Hello, it’s the return of the BLOG.
To say the blog has been a bit rubbish lately would be an understatement, but in terms of must, needs and wants the blog has been on the want list for quite some time.
Pete, now very grey on the head from all the stress, has flown to India, We, Tim and Cher, are currently in Ashgabat …Again.
But what of the intrepid bunch of travellers that have made all this adventure possible? Well, they have soldiered on to India to book themselves into hotel Good Times in Delhi. Flying from Almaty, the new capital of Kazakhstan and the home to everybody’s favourite comedian, Borat (well maybe the Kazaks don’t hold him quite so close to their hearts, but some I hear are still looking for his sister).
We left off in the Fergana valley in Uzbekistan and the next morning we were heading for Kyrgyzstan and the border town of Osh. A non eventful border crossing introduced us to our new Local guide Asel. Mad as a box of frogs. That was generally the most approved statement when it came to describing our lovely friendly local guide for Kyrgyzstan. Daughter of two dentists, with a smile to boot, she would prove to be a great help and entertainment for us all over the next 23 days.
So off to Osh and a local home stay, nice little house with good clean rooms and a good dinner out in a local café, with Assele to translate the endless menu of which they only stocked about 5 options. But, the beer was cold, the few options were tasty and the mood was high, so all good.
Early the next morning after a breakfast of eggs pancakes and compote, we headed down to Osh’s sizeable local market to stock up for the coming days of bush camping. As we were pushed for time the whole group joined in haggling prices and carrying bags of fresh produce.
The meat market got a few laughs from the locals and us, as the touts slapped their prime cuts of beef and lamb to gain our attention. Meat is a pleasure to buy in this part of the world as it is always fresh and they don’t differentiate between T-bone and brisket, needless to say we left with two huge bags of meat and there was definitely no brisket between them.
Stocked up, we were back on our beloved Penelope, heading for one of the trip highlights, Lake Song Kol. As it was a good 900 km drive over some terrible roads, we had to break the journey up with two bush camps.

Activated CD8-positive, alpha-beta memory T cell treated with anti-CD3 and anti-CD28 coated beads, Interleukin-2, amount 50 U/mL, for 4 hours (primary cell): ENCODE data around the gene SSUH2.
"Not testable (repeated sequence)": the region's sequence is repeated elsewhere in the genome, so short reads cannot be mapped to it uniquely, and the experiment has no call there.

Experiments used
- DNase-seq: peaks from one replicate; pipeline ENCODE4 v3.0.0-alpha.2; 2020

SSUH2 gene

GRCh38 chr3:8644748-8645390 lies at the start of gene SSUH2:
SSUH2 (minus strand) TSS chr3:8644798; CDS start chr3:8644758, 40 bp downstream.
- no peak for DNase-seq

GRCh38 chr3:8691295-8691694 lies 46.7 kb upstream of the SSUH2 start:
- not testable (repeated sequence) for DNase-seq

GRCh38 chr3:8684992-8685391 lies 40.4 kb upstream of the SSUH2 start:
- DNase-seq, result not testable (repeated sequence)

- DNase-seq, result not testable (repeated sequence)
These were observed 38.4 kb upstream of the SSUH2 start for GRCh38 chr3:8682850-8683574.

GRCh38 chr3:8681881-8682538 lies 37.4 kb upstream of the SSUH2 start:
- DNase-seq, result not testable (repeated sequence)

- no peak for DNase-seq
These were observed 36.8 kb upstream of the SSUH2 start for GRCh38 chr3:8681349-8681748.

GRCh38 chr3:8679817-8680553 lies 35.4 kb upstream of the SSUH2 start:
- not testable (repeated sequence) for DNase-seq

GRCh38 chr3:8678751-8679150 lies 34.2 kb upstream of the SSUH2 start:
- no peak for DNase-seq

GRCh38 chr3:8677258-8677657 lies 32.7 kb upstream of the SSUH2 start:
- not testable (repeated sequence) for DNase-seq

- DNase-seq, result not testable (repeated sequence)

The first spot was up on the shores of Lake Toktogul, a man made dam built for a massive hydro electric plant. Being fed mostly by glacial water it has a stunning turquoise blue glow and crystal clear water. We BBQ’ed some of the fresh meat we had bought and conversations of treks, hikes and horses filled the air around the camp fire as everybody got ready for bed.
A big day’s drive covering many a bumpy mountain track revealed even more incredible scenery as we drove past massive gorges and towering snowy peaks. Stopping at around five o’clock at another spot Pete had found on his previous travels, we pitched camp a short walk from the river, spectacularly at the foot of a massive bright orange slip face. Nothing lets you know how small you are on the planet than the magnitude of nature and this slip face dwarfed us with ease.
Mike got out his fishing hat and rod and we all had Lamb stew for dinner, and toast and corn flakes for breakfast, and no fish for lunch. Take from that what you may.
The next day we headed for Song Kol , referred to by the locals as a holy lake , and at the centre of a massive plain of green grass, fattening up the herders live stock which they take up to graze every spring. This would also be the first time we would get to see traditional nomads, living in their yurts and the first time we would experience altitude at just over 3000 metres.
We arrived at around four o’clock and the search for the perfect spot was on. When you have a lake shore stretching for miles in both directions, and the biggest, grassiest camp site you have ever seen, finding the right spot can be quite a challenge. Not that any spot would be bad, but there must be a right spot… surely.
Eventually we stopped about half way down the lake, with the crystal clear water a good couple of hundred meters distant, and the hills, then massive mountains, reaching to the sky, towering behind us. We set up camp, most making use of the space and soon the Odyssey village was built.
Ablutions were set off a respectful distance away, with tarp being rigged and a vacant, in use sign, being decided on (a small flag flying from a pole meant the loo was free).
More of the lovely meat was prepared and the fire started, roast was the order of the evening with baked potatoes done on the fire and veggies and salad and for those with a bit more space in their tummy’s, loaves of hot garlic bread. Once more, a happy bunch of travellers, in a truly unspoilt piece of the world.
We packed a breakfast and lunch box that night with fruit, chocolate, bread, meat, tomatoes and cucumber for the hikers, as they had planned a truly ambitious walk the next day, to the tallest peak in the distance. NEVER! I heard the less hiker types say. It cannot be done! They all shouted. The look of determination in the hikers eyes flared and their walking boots quaked in terror. Early the next morning we could all hear them saddle their rucksacks and crunch the morning dew under foot, as they left on what would prove to be a hike and a half.
The lesser hiker types eventually arose a few hours later and took up station with several pairs of the truck’s binoculars, sitting in a line of chairs peering at the group soldiering their way up the ridge in the distance. All experts I would say, as the free advice was flowing as easier routes were spotted from the comfort of the Odyssey camp chairs.